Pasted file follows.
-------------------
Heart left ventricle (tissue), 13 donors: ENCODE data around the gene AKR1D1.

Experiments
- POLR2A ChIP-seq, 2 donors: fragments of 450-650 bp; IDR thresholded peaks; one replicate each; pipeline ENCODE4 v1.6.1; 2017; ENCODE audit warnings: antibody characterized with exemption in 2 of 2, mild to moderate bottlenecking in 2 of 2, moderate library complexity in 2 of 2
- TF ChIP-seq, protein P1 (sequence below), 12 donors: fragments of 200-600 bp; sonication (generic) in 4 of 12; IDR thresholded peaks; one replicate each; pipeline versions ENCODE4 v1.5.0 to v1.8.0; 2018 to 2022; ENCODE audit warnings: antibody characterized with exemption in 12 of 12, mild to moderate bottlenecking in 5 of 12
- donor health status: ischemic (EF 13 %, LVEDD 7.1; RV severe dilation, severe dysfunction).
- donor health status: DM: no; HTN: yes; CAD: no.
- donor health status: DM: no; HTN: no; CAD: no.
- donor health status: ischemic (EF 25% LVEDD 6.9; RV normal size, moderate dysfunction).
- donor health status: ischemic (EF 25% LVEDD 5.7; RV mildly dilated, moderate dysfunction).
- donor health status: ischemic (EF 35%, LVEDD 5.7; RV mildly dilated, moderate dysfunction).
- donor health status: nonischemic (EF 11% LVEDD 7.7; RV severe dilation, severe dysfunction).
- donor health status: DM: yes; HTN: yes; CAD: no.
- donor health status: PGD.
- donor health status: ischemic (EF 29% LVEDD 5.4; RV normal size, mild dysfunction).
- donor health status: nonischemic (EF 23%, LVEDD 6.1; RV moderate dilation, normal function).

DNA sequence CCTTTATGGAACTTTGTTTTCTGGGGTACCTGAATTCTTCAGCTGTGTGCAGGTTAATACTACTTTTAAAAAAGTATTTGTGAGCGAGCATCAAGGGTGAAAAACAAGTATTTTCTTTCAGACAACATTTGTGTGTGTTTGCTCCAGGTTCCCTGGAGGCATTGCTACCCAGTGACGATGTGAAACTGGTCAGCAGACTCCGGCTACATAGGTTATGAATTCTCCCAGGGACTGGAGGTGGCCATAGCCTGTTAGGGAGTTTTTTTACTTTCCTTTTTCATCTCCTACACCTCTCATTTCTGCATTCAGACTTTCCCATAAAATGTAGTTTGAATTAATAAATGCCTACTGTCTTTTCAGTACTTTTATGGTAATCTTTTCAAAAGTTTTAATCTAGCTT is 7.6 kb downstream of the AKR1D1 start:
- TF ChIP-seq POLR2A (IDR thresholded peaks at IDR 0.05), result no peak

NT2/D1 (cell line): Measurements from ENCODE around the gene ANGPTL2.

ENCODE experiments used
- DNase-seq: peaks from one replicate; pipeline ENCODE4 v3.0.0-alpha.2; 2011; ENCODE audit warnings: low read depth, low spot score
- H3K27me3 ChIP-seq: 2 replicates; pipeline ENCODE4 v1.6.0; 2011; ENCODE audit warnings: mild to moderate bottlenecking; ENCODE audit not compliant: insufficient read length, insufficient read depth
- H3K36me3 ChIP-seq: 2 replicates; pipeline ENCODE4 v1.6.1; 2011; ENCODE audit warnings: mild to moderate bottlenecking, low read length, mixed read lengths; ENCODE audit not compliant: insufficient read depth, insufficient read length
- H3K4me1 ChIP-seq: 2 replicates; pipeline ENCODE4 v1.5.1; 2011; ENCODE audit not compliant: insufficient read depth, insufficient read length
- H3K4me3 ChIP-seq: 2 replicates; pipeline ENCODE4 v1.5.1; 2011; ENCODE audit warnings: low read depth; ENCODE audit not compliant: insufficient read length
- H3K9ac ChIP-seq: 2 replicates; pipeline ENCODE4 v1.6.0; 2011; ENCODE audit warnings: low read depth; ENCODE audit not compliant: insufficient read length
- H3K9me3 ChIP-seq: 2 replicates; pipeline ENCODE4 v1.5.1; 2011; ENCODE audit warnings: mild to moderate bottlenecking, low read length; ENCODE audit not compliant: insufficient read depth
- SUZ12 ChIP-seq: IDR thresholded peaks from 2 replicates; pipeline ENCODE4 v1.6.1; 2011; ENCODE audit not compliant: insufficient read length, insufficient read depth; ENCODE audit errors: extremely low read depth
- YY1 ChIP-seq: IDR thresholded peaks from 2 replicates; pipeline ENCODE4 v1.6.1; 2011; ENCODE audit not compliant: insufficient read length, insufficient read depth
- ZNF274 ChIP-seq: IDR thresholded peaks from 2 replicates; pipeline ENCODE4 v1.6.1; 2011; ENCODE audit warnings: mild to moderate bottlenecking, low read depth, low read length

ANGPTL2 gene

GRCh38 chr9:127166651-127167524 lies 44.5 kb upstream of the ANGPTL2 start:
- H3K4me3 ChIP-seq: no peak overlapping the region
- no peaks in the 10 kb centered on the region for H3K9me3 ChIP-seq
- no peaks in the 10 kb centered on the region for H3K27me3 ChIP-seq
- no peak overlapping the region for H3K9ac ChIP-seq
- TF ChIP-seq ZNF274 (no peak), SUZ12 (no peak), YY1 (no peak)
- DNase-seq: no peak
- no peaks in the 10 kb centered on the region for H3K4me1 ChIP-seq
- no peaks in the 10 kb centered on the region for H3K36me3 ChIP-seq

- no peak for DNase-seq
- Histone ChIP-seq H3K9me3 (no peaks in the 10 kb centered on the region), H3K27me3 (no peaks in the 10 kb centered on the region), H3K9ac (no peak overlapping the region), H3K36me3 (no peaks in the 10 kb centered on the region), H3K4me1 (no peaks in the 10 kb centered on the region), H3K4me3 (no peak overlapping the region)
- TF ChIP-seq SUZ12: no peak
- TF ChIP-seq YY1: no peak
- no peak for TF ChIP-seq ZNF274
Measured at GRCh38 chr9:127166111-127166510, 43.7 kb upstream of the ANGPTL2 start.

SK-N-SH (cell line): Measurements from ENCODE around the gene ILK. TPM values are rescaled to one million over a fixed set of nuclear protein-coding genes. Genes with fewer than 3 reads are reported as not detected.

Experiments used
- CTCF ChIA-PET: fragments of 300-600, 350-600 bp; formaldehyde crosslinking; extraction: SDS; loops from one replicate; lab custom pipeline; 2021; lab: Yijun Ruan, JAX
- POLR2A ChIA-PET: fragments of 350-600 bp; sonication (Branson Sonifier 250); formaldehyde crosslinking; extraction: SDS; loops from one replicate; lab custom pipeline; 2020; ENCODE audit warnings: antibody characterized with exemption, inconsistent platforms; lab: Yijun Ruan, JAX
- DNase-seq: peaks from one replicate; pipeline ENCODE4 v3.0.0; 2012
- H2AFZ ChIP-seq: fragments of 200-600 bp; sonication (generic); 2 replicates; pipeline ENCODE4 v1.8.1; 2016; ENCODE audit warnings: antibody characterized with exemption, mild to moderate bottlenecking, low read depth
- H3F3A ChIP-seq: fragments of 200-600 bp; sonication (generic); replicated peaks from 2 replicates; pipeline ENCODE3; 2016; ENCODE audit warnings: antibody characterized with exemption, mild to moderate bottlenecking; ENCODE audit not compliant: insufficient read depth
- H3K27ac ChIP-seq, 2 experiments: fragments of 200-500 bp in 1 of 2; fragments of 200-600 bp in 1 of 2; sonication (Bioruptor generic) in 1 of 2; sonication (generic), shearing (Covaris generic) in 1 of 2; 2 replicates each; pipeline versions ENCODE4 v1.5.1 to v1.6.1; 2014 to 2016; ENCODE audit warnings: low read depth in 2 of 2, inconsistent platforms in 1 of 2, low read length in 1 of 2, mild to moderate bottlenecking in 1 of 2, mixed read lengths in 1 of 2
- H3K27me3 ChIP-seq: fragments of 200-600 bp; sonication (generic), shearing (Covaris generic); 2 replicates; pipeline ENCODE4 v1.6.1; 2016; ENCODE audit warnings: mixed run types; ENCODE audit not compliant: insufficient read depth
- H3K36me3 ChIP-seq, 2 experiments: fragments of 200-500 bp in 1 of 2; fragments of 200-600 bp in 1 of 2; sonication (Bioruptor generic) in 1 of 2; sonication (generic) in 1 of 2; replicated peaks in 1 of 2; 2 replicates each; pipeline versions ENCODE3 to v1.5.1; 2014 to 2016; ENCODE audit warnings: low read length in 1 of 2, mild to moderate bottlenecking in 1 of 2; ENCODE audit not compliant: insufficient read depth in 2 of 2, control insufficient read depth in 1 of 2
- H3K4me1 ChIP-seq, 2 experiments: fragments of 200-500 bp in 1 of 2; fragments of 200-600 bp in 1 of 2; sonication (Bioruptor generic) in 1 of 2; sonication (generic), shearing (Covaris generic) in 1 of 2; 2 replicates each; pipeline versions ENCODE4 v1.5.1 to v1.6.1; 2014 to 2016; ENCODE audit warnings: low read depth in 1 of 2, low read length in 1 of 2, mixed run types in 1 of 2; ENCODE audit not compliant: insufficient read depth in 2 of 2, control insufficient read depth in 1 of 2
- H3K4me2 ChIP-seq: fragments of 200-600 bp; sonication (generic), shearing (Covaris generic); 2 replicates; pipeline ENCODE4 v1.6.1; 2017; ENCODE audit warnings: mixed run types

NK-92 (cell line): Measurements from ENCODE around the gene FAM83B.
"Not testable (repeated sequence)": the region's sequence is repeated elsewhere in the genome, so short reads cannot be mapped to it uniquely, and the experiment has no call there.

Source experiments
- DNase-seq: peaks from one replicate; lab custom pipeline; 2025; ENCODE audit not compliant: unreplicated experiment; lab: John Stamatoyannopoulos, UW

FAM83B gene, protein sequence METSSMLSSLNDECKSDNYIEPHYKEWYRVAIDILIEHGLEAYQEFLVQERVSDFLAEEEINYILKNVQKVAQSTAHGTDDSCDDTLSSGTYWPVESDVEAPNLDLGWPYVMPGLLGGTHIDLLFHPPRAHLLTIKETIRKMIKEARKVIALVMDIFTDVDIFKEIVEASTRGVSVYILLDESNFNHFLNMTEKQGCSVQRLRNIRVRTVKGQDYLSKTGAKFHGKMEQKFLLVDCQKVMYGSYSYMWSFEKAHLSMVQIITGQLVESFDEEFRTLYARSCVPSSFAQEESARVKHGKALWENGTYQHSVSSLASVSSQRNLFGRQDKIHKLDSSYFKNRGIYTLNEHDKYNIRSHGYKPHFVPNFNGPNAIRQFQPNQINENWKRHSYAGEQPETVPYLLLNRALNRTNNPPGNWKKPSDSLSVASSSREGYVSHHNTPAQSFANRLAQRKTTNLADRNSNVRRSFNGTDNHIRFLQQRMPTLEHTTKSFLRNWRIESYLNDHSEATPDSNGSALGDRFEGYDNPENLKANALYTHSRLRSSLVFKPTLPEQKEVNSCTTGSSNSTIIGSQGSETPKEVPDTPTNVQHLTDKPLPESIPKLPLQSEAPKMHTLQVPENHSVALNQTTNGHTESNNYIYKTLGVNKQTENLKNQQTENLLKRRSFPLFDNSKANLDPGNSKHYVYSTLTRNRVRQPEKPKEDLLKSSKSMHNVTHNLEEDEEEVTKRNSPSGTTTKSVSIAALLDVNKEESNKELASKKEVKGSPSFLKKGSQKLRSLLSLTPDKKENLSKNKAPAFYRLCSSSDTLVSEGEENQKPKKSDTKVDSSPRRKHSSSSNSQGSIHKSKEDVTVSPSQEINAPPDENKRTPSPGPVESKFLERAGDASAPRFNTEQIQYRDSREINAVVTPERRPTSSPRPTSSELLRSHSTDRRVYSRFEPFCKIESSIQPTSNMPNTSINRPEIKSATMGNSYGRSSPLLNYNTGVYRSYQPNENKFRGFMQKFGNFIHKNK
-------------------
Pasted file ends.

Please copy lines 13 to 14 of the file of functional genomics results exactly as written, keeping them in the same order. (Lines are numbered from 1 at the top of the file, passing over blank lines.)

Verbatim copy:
- donor health status: PGD.
- donor health status: ischemic (EF 29% LVEDD 5.4; RV normal size, mild dysfunction).